Room revenue expected to drop $44 billion this year vs. 2019

Midway through 2021, a new report and state-by-state job loss breakdown released by the American Hotel & Lodging Association found that while leisure travel is starting to return, the industry’s road to recovery from the pandemic is long and uneven, with urban markets disproportionately impacted.

By the Numbers

Industry projections have improved since January with the uptick in leisure travel, but the industry remains well below pre-pandemic levels. In 2019, U.S. hotels directly employed more than 2.3 million people. The industry is expected to end 2021 with 1.86 million employees, down nearly 500,000 or 20 percent from 2019 levels. AHLA does not expect the industry to reach 2019 employment levels until at least 2023

At the same time, occupancy is projected to drop 10 percentage points from 2019 levels. The pandemic brought hotel occupancy to a historic low of 24.5 percent in April 2020, with annual occupancy in the United States dropping to roughly 44 percent for FY 2020. The AHLA expects hotel occupancy for 2021 to average 55.9 percent, up slightly from earlier projections of 52.5 percent, but still a 10-percentage point drop from 2019 levels. While some full-service hotels begin breaking even at 50 percent occupancy, this does not account for mortgage debt service costs, leaving most hotels still well below their break-even point, accourding to the group. On the bright side, occupancy rates are projected to rebound more significantly in 2022, reaching 61.7 percent.

Room revenue likely will be down $44 billion this year compared to 2019, when 5.3 million guestrooms nationwide generated more than $169 billion in annual room revenue, not including the additional tens of billions generated by renting meeting rooms and other ancillary revenue sources. In 2020, hotel room revenue fell nearly 50 percent across the U.S. to $85.5 billion. Room revenue is projected to rebound to $125.3 billion this year.

The AHLA expects that business and group travel, the industry’s largest source of revenue, will take a long time to recover. Business travel is down and not expected to return to 2019 levels until at least 2023 or 2024. Major events, conventions and business meetings have also already been canceled or postponed until at least 2022.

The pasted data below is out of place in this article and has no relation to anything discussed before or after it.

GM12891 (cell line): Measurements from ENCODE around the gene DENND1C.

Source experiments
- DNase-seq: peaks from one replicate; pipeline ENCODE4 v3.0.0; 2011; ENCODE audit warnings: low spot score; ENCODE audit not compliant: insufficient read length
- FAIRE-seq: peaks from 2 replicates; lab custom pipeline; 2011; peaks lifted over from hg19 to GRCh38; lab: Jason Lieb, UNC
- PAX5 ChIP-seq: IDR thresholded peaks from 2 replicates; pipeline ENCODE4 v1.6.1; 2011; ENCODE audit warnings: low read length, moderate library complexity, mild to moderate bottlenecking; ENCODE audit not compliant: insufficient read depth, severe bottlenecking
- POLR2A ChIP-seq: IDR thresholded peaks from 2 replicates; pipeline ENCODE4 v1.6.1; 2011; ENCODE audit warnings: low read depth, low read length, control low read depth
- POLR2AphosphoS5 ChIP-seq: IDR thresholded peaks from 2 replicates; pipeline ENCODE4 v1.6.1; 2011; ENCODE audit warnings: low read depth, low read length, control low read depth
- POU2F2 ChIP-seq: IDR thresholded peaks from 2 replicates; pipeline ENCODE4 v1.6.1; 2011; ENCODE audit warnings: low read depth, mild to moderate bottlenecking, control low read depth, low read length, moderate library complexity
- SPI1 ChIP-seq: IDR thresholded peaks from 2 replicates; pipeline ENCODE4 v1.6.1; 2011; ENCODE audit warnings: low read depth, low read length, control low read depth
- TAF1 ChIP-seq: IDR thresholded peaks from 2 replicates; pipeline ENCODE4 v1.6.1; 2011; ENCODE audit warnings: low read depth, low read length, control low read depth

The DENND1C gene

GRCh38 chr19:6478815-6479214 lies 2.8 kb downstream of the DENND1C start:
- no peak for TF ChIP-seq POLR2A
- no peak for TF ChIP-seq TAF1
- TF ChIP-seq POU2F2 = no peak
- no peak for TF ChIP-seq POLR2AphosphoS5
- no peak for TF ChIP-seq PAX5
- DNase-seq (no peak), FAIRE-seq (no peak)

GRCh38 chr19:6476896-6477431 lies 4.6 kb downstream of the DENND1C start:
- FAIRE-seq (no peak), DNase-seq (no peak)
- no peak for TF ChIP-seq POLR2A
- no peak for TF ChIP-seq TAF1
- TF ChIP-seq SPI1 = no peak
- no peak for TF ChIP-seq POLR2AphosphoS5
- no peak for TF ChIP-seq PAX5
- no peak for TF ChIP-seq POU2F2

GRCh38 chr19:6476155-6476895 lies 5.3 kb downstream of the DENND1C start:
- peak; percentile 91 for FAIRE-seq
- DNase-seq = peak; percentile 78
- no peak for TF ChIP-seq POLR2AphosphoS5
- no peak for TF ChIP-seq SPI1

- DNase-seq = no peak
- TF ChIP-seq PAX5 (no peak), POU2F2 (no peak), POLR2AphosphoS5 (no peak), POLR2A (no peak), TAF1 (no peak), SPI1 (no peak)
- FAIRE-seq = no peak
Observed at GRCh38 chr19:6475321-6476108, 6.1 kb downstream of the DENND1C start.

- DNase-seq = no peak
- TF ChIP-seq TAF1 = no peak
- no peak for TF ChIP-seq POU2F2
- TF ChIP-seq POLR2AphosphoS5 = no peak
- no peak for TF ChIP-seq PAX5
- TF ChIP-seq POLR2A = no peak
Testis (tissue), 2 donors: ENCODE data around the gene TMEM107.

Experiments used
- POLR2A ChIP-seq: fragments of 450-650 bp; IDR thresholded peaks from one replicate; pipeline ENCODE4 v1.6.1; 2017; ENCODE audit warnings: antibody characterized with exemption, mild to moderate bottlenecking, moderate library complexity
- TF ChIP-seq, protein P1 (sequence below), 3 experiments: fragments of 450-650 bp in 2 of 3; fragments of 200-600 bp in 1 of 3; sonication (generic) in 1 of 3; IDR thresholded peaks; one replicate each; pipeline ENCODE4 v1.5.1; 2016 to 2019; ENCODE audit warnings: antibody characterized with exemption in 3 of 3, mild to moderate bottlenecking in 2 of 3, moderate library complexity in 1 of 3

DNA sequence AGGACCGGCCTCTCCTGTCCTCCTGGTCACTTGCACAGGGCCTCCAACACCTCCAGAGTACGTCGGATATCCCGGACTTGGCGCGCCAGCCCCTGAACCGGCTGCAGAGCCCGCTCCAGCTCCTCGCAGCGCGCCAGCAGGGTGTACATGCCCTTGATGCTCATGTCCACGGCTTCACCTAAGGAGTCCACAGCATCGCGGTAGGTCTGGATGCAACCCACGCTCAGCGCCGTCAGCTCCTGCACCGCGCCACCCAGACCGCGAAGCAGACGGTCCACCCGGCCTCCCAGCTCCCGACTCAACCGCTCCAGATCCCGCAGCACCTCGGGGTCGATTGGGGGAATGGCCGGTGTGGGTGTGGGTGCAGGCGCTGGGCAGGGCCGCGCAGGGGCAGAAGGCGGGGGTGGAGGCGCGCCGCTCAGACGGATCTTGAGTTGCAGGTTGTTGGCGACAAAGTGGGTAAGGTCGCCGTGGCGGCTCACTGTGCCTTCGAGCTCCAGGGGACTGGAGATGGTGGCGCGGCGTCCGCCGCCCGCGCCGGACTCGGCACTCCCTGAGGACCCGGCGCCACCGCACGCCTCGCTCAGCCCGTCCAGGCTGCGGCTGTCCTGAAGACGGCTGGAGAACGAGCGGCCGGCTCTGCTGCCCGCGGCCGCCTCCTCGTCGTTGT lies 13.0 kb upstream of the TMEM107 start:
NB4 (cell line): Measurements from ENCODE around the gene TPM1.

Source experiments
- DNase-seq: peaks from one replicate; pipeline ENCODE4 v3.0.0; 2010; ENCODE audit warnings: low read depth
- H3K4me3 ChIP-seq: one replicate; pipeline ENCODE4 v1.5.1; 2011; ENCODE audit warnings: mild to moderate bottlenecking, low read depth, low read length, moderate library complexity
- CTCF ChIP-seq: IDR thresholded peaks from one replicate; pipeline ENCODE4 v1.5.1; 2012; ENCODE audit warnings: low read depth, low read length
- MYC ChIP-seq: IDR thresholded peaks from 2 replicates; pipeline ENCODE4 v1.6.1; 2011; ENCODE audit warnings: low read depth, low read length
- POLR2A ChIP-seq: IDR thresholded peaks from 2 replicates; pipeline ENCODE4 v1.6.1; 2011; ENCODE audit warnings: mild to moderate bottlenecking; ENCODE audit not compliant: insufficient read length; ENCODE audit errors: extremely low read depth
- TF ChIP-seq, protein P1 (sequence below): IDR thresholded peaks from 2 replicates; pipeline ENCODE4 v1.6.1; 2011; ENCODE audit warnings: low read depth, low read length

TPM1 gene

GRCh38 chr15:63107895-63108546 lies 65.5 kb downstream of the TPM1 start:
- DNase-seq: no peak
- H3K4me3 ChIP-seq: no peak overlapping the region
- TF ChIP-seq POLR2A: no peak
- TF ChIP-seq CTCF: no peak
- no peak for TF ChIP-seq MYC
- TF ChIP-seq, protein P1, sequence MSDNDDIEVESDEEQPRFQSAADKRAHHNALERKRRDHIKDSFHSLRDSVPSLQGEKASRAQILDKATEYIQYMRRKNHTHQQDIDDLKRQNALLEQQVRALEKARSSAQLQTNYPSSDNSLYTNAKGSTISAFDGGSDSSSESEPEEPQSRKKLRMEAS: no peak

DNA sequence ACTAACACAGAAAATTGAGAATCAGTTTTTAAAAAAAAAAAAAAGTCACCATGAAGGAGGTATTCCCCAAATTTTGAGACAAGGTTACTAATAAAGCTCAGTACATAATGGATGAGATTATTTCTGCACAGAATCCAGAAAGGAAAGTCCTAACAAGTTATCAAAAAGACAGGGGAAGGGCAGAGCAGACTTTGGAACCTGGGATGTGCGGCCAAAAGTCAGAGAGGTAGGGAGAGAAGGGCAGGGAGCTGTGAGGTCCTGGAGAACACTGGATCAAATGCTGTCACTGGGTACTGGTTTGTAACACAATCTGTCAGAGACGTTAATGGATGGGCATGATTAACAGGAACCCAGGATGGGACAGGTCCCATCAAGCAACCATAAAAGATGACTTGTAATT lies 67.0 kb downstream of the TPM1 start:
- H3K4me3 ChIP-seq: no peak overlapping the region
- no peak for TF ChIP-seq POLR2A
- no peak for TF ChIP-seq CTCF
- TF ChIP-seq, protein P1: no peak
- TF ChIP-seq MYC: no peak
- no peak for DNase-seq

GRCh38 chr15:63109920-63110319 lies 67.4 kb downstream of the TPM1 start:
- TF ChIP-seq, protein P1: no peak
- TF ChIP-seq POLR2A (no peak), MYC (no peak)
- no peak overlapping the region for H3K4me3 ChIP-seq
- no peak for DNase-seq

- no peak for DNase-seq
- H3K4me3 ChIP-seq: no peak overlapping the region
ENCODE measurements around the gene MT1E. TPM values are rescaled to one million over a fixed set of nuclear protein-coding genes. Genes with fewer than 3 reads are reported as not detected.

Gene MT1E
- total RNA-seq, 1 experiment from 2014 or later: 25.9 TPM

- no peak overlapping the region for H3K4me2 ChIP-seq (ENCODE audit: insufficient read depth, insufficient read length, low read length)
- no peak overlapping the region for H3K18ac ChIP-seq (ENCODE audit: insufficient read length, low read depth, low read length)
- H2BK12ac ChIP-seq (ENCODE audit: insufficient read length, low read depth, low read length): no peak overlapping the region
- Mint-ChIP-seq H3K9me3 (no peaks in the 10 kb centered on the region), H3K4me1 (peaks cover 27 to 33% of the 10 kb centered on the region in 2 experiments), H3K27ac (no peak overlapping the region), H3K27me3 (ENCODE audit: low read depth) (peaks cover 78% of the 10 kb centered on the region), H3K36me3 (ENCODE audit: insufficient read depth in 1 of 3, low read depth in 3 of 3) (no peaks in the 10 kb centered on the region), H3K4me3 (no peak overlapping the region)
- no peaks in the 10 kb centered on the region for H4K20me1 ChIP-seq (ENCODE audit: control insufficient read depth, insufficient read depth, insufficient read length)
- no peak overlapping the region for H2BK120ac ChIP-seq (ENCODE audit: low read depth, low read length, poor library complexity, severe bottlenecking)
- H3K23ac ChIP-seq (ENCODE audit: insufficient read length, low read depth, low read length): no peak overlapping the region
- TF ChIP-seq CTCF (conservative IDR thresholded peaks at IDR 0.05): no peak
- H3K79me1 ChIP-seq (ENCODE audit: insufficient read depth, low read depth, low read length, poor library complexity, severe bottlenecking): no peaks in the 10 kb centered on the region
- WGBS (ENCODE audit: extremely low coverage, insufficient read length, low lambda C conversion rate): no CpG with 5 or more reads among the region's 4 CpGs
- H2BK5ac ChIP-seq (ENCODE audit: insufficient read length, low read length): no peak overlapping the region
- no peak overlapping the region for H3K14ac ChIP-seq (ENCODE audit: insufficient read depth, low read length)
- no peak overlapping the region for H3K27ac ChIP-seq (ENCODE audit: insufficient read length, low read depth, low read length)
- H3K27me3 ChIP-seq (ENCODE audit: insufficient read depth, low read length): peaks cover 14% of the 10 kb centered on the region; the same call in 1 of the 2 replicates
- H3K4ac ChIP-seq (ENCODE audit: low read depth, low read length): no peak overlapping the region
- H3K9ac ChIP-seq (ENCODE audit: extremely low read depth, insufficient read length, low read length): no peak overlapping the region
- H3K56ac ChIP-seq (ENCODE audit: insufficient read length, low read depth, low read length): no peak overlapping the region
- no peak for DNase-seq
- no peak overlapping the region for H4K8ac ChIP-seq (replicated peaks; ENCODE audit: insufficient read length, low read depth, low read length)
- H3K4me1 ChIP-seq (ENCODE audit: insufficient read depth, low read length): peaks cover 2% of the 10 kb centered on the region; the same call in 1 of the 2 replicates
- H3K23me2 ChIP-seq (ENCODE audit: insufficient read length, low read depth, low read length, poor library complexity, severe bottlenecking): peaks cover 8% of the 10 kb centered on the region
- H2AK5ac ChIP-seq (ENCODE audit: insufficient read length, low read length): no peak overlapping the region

By the end of the year, states and localities will have lost more than $20 billion in unrealized tax revenues from hotels over the past two years, according to the AHLA.

Association Efforts

“Despite an uptick in leisure travel, midway through 2021 we’re still seeing that the road to a full recovery for America’s hotels is long and uneven. These findings show the economic devastation still facing hotel markets and underscore the need for targeted relief from Congress for hotel workers and small businesses,” said Chip Rogers, president and CEO of the AHLA. “Hotels and their employees have displayed extraordinary resilience in the face of unprecedented economic challenges, but whether it’s the Save Hotel Jobs Act, fair per diem rates or expanding the aperture on the Employee Retention Tax Credit, we need Congress’ help on the way to a full recovery. That’s why the industry is united behind our Virtual Action Summit.” 

Despite being among the hardest hit by the pandemic, hotels are the only segment of the hospitality and leisure industry yet to receive direct COVID-related aid. The findings come as the AHLA and AAHOA host their Virtual Action Summit, during which hoteliers from nearly every state across the country are scheduled to meet with members of Congress to share how COVID-19 impacted the industry and call for additional aid by urging Congress to: 

  • Cosponsor and pass the Save Hotel Jobs Act (S.1519/H.R.3093)
  • Cosponsor and pass bills to establish fair per diem rates (H.R.2104/S.2160)
  • Help provide hoteliers access to the Employee Retention Tax Credit, which currently excludes many hoteliers.